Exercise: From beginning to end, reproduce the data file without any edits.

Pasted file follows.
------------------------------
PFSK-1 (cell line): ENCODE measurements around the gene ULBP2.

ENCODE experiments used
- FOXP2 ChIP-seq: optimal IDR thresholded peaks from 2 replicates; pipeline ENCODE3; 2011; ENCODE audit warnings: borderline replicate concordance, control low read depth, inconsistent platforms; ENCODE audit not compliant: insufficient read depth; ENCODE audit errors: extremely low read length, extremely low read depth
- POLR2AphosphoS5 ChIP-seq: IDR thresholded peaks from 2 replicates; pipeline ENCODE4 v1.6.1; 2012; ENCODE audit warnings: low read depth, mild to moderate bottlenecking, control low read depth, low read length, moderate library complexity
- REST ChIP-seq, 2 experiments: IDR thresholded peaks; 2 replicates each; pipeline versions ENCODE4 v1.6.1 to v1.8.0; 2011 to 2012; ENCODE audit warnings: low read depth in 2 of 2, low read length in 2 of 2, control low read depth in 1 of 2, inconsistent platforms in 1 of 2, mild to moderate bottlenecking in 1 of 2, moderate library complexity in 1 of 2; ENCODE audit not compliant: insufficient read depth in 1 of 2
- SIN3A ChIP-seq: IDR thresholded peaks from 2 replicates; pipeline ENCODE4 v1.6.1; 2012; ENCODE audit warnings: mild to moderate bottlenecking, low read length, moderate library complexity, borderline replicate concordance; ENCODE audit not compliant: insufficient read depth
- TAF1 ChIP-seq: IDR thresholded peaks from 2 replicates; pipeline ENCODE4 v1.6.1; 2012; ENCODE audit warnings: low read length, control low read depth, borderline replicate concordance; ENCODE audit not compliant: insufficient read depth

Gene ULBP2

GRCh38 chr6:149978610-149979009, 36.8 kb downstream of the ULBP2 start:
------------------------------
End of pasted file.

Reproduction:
PFSK-1 (cell line): ENCODE measurements around the gene ULBP2.

ENCODE experiments used
- FOXP2 ChIP-seq: optimal IDR thresholded peaks from 2 replicates; pipeline ENCODE3; 2011; ENCODE audit warnings: borderline replicate concordance, control low read depth, inconsistent platforms; ENCODE audit not compliant: insufficient read depth; ENCODE audit errors: extremely low read length, extremely low read depth
- POLR2AphosphoS5 ChIP-seq: IDR thresholded peaks from 2 replicates; pipeline ENCODE4 v1.6.1; 2012; ENCODE audit warnings: low read depth, mild to moderate bottlenecking, control low read depth, low read length, moderate library complexity
- REST ChIP-seq, 2 experiments: IDR thresholded peaks; 2 replicates each; pipeline versions ENCODE4 v1.6.1 to v1.8.0; 2011 to 2012; ENCODE audit warnings: low read depth in 2 of 2, low read length in 2 of 2, control low read depth in 1 of 2, inconsistent platforms in 1 of 2, mild to moderate bottlenecking in 1 of 2, moderate library complexity in 1 of 2; ENCODE audit not compliant: insufficient read depth in 1 of 2
- SIN3A ChIP-seq: IDR thresholded peaks from 2 replicates; pipeline ENCODE4 v1.6.1; 2012; ENCODE audit warnings: mild to moderate bottlenecking, low read length, moderate library complexity, borderline replicate concordance; ENCODE audit not compliant: insufficient read depth
- TAF1 ChIP-seq: IDR thresholded peaks from 2 replicates; pipeline ENCODE4 v1.6.1; 2012; ENCODE audit warnings: low read length, control low read depth, borderline replicate concordance; ENCODE audit not compliant: insufficient read depth

Gene ULBP2

GRCh38 chr6:149978610-149979009, 36.8 kb downstream of the ULBP2 start: